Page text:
You can actively build mental models of songs through daily listening. It’s a way to practice without your instrument. Doing this allows you to learn tunes more quickly. But more important than that, with daily listening, your music will sound more like music. You’ll naturally add more feeling and expression when you listen.
Steven King in his book On Writing simplifies the process of writing in two steps:
- Read every day
- Write every day
We can adapt that to music practice:
- Listen every day
- Play every day
Practice both passive and active listening.
Passive Daily Listening
Passive listening is how most people listen to music. Put on music in the background while you do something else.
Activities to merge with listening:
- Driving to work
- Washing dishes
- Walking the dog
- Socializing, gatherings
Your brain is still learning even though you’re not giving it your full attention. This is called “perceptual exposure.” Listening to different high-quality versions of the same tune helps the brain to find patterns.
This helps you to move new songs along the “practice pipeline” from “Can’t do yet” to “Can do with effort”. And from “Can do with effort” to “Can to with flow.”
Active Daily Listening
Active listening means you give your full attention to listening. Do nothing else but listen.
Hum or sing along with the recording. If there’s a part that you can’t get, then listen to just that. This is deliberate practice.
A next-level practice is audiation. Listen to a part of a tune, then stop the recording and see if you can “hear it in your head.”
Ask questions as you listen.
- Where is there repetition? Look for repeating parts, phrases, rhythms and lyrics.
- What is the form? AABB? AABA? ABC?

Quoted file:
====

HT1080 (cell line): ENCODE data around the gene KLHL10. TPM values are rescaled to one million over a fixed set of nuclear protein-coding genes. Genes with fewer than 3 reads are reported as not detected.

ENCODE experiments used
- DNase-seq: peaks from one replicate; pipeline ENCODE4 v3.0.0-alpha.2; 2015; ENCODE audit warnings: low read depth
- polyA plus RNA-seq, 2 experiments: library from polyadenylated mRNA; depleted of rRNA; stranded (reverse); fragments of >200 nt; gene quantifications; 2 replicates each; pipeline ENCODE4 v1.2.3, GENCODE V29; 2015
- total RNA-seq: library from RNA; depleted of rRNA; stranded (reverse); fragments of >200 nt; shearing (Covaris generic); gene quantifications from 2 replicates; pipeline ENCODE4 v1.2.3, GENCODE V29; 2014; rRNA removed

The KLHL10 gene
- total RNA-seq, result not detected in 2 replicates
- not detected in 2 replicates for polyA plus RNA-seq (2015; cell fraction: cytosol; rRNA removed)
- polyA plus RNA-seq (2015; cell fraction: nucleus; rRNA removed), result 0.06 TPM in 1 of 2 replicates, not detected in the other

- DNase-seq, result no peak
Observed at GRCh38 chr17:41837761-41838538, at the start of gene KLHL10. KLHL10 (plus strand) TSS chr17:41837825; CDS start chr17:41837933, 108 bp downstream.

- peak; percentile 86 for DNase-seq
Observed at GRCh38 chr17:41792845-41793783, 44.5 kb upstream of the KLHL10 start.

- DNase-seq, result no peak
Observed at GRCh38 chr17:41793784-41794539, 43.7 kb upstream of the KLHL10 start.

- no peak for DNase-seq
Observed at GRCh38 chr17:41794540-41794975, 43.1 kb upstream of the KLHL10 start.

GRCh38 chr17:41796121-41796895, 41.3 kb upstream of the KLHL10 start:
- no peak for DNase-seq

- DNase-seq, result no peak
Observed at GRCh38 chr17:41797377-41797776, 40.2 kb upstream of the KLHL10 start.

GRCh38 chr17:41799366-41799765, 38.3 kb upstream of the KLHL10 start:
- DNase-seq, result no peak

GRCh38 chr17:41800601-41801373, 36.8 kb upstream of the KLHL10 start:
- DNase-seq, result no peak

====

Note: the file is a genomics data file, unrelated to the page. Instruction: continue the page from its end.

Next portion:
- What’s the hardest part?
If you’re trying to learn note-reading, then listen to a tune while looking at the sheet music. I call this “Intuitive Note-reading.” Without even knowing the rules of notation, your brain will start to pick up on patterns.
Learning vs. Review
There are two main uses for daily listening practice. Use it to learn new tunes. Listen to the tune twice a day for a week before learning it. Continue the practice once you begin learning the tune.
Also practice daily listening as a way to review songs you’ve learned. I tend to focus on tunes I don’t remember as well while skipping over tunes I know that I know. It’s good to hear just a little snippet of “mastered” tunes, simply because it reminds you that you know them. This kind of listening is a bit more active than just putting on music in the background while you engage in another activity.
Create Practice Playlists on whatever music app you use (YouTube, Spotify, Apple Music, etc.) This way you can easily review what you’re currently learning.
Some ideas for playlists
- Current songs (this month’s practice)
- Master song list
- Songs to learn
- Genres (Irish, Cajun, etc.)
Use Speed-changing apps like the Amazing Slowdowner, Anytune or Moises. These allow you to more clearly hear fast parts of a song. Of course, you can use these when you pick up your instrument to practice the song.
Listen before bed. Studies show that retention of information and learning goes up when you practice just before sleep.
Here’s a practice tip and a challenge. Listen to this tune at least twice a day for a few days before even trying to learn it.
See if you can hum or sing a part of that melody. After a few days, try to play it. If you’re able to play this then leave a comment on this page. If you you struggle (after listening for a week) then also let me know in a comment. We learn better together!
Super Extra Challenge: Once you can play the tune, notate the sheet music. This is a great way to take your note-reading skills to the next level.
Two ways I can help you level up your fiddling
- Sign up for the FiddleHed newsletter below.
- Sign up for the Free Two-week Trial. You’ll get full access to all courses and group lessons. Plus, I’ll send you some free lessons tailored to your current skill level.
Thanks for being here 🙏
- Expand Your Musical Mind With Audiation
- How to Practice Review Sets
- On Writing
- Badass: Making Users Awesome
- Learning before bedtime could improve memory